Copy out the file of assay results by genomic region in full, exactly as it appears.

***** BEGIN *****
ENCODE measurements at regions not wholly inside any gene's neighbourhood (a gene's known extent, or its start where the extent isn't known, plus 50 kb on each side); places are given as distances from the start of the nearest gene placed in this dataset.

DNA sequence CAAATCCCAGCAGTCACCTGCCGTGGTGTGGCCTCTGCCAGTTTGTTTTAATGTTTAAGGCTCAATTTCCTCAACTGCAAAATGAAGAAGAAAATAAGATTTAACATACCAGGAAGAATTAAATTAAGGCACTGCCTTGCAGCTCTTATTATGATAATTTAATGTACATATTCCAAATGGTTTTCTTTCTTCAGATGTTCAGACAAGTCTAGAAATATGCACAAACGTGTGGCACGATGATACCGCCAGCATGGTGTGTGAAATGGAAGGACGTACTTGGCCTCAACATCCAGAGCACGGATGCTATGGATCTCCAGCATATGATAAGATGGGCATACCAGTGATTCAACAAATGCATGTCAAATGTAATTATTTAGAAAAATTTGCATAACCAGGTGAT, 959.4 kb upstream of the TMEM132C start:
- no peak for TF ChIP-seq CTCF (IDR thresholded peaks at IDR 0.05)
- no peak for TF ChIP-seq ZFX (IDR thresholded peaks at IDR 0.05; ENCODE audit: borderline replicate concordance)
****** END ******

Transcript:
ENCODE measurements at regions not wholly inside any gene's neighbourhood (a gene's known extent, or its start where the extent isn't known, plus 50 kb on each side); places are given as distances from the start of the nearest gene placed in this dataset.

DNA sequence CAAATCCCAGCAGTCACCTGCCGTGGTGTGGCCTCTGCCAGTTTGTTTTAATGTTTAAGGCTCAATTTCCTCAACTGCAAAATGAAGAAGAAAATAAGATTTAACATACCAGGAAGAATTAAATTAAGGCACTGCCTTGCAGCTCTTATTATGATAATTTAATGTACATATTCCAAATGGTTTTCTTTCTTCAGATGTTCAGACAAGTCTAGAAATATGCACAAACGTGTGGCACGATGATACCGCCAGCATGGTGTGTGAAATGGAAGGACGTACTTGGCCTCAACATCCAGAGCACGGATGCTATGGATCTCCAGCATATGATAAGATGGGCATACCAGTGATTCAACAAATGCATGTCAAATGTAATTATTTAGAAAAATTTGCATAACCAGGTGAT, 959.4 kb upstream of the TMEM132C start:
- no peak for TF ChIP-seq CTCF (IDR thresholded peaks at IDR 0.05)
- no peak for TF ChIP-seq ZFX (IDR thresholded peaks at IDR 0.05; ENCODE audit: borderline replicate concordance)